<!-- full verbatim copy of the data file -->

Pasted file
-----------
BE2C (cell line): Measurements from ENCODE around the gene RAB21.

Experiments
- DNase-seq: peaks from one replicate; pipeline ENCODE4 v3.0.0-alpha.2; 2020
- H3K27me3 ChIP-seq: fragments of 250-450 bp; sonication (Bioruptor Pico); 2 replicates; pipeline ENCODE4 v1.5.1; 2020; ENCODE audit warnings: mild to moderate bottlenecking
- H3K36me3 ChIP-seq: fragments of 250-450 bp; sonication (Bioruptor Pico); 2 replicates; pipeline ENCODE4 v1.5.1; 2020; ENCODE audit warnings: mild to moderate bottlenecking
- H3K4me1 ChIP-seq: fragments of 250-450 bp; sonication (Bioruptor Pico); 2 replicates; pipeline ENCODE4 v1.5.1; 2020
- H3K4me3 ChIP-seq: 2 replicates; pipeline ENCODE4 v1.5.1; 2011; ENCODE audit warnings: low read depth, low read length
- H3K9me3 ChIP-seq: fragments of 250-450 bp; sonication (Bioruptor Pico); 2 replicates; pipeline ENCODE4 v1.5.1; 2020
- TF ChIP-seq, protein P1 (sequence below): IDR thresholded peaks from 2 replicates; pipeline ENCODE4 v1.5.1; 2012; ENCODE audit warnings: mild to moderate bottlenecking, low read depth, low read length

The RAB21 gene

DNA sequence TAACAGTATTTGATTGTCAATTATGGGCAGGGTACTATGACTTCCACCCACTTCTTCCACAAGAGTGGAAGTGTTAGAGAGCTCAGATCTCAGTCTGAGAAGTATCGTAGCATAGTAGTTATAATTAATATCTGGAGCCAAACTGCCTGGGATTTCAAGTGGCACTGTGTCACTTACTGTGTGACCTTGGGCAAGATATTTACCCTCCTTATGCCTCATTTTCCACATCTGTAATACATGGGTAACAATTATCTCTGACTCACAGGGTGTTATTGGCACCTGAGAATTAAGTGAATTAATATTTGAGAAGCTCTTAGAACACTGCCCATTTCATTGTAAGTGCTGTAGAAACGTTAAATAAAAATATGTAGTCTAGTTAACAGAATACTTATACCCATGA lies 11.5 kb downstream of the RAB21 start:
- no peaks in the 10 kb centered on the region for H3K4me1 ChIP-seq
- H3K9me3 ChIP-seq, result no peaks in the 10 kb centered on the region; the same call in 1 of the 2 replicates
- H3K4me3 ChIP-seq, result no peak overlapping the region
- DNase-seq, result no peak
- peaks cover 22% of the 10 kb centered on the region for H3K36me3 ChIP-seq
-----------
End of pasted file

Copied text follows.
BE2C (cell line): Measurements from ENCODE around the gene RAB21.

Experiments
- DNase-seq: peaks from one replicate; pipeline ENCODE4 v3.0.0-alpha.2; 2020
- H3K27me3 ChIP-seq: fragments of 250-450 bp; sonication (Bioruptor Pico); 2 replicates; pipeline ENCODE4 v1.5.1; 2020; ENCODE audit warnings: mild to moderate bottlenecking
- H3K36me3 ChIP-seq: fragments of 250-450 bp; sonication (Bioruptor Pico); 2 replicates; pipeline ENCODE4 v1.5.1; 2020; ENCODE audit warnings: mild to moderate bottlenecking
- H3K4me1 ChIP-seq: fragments of 250-450 bp; sonication (Bioruptor Pico); 2 replicates; pipeline ENCODE4 v1.5.1; 2020
- H3K4me3 ChIP-seq: 2 replicates; pipeline ENCODE4 v1.5.1; 2011; ENCODE audit warnings: low read depth, low read length
- H3K9me3 ChIP-seq: fragments of 250-450 bp; sonication (Bioruptor Pico); 2 replicates; pipeline ENCODE4 v1.5.1; 2020
- TF ChIP-seq, protein P1 (sequence below): IDR thresholded peaks from 2 replicates; pipeline ENCODE4 v1.5.1; 2012; ENCODE audit warnings: mild to moderate bottlenecking, low read depth, low read length

The RAB21 gene

DNA sequence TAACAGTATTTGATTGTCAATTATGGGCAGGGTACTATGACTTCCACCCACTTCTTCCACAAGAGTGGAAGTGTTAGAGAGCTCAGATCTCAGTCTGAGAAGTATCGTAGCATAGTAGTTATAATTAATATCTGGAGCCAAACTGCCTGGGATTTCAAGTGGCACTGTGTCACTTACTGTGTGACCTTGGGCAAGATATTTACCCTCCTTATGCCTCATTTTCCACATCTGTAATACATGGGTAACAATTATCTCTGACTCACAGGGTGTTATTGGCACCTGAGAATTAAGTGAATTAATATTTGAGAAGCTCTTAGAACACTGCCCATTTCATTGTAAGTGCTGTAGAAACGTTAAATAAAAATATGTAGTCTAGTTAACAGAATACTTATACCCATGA lies 11.5 kb downstream of the RAB21 start:
- no peaks in the 10 kb centered on the region for H3K4me1 ChIP-seq
- H3K9me3 ChIP-seq, result no peaks in the 10 kb centered on the region; the same call in 1 of the 2 replicates
- H3K4me3 ChIP-seq, result no peak overlapping the region
- DNase-seq, result no peak
- peaks cover 22% of the 10 kb centered on the region for H3K36me3 ChIP-seq